Cultural Minefield

Meghan Trainor is among stars called out for cultural appropriation AP PHOTO

Meghan Trainor is among stars called out for cultural appropriation AP PHOTO

A day hardly goes by without news of another celebrity walking blindly into a cultural appropriation storm.

This week alone saw Justin Timberlake getting ripped over his blithe reaction to Jesse Williams’ BET speech and Vanessa Hudgens being called out for the 8,930th time about borrowing Native American iconography as throwaway fashion (this time it was a dreamcatcher in her hair).

Your reaction to these stories will likely fall into one of two camps: 1) you will agree that these situations are just the newest of an endless trend of insensitivity and ignorance or 2) you will wonder why the hell everyone is just so damn sensitive nowadays because how can you put ownership on something as nebulous as culture anyway.

Cultural appropriation involves one culture taking and using elements from another — particularly when there is a power differential between the two parties.

So in the oft-used example of Native American iconography, non-Native American girls wearing headdresses as fashion statements is appropriation because it fails to recognize the original context of the headdress, and also dismisses centuries of racial strife, subjugation and suffering.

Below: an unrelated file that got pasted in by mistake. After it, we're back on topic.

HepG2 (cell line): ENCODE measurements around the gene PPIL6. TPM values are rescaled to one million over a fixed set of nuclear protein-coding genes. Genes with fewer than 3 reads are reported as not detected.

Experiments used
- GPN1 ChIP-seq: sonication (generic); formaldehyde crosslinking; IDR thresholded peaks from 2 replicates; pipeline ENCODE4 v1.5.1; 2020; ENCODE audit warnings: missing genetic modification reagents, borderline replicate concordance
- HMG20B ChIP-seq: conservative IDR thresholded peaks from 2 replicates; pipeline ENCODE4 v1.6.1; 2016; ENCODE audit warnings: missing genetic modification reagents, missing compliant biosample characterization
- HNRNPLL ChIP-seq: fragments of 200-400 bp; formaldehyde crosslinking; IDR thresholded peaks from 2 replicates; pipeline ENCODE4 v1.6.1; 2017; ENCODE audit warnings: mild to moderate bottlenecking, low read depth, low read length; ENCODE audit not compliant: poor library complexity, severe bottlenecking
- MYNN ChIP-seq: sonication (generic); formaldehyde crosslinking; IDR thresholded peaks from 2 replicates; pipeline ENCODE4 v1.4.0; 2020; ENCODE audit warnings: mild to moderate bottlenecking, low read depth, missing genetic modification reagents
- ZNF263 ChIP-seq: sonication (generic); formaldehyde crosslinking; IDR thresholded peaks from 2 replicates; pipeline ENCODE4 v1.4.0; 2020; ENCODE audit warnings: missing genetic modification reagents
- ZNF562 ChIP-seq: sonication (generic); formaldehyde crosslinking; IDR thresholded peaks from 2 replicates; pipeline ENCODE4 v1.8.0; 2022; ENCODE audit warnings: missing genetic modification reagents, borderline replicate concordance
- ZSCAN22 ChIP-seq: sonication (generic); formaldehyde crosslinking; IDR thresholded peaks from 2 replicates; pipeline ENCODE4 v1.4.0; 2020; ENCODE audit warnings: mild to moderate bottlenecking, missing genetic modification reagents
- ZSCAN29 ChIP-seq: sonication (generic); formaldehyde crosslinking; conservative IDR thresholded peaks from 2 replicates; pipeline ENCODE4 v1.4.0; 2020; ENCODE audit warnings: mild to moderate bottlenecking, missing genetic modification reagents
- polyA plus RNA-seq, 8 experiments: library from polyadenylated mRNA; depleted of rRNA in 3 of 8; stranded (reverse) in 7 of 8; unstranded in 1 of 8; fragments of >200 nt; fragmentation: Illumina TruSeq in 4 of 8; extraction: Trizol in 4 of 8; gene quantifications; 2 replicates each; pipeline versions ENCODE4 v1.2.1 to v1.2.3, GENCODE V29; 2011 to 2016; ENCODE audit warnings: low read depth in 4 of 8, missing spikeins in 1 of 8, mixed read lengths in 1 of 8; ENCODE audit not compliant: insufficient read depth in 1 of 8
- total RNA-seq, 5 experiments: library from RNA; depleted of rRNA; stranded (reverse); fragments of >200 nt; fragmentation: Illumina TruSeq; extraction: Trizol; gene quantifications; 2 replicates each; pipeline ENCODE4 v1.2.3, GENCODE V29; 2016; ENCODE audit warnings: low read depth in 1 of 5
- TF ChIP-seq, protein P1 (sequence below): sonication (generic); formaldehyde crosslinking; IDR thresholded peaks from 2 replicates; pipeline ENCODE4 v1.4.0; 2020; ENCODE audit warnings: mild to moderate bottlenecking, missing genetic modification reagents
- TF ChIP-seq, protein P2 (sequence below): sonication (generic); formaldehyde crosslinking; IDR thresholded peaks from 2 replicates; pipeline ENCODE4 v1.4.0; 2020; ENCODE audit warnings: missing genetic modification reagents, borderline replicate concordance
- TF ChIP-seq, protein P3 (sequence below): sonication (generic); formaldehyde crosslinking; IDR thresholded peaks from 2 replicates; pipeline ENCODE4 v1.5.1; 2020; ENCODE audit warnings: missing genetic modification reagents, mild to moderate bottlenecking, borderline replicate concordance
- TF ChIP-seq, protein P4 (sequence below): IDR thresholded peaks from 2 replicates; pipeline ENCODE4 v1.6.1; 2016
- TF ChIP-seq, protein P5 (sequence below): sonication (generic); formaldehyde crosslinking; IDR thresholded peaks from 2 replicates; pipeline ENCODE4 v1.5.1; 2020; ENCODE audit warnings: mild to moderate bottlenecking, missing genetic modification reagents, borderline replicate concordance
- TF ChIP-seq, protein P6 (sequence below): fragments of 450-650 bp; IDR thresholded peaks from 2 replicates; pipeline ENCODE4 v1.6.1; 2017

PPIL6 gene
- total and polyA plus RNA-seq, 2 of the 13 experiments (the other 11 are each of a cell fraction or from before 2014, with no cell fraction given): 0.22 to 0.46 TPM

I doubt anyone at Coachella was thinking about any of that when they put it on, but sometimes intent is irrelevant.

That’s pretty straightforward, though. Things get murkier when you start wading through questions of black culture and music, and whether all these white stars like Timberlake should be taken to task.

I saw an article decrying Meghan Trainor’s sudden “blaccent” in No — backed up with linguistic analysis of African American Vernacular English. (I have to admit that I hadn’t realized she sung that song either; all this time I thought it was just some new singer I hadn’t heard of.)

One argument asks how we can place ownership on something as pervasive and widely spread as music, or whom precisely we are supposed to ask for “permission” before we draw on the rich, sprawling legacy of R&B. Creative production necessarily borrows and pulls elements from what has come before.

But homage becomes appropriation when a white man gets applause for doing something a black man would — when white people use black practices and reap the benefits without the burden of the rest of black identity in America.

It’s not an easy line to draw. Sometimes it devolves into cultural policing, which is also unfair. It’s not easy to accept, either, especially if you aren’t part of a minority culture. Nobody wants to hear that they were insensitive, even unintentionally.

But responding like Timber-lake did — the “we’re all people” argument — is a deliberate step to erase the power of diversity, of difference. We’re all people, yes, but we’ve had different experiences. The experience of a white woman is not the experience of a black woman or a Latino woman.

We cannot pretend that does not matter.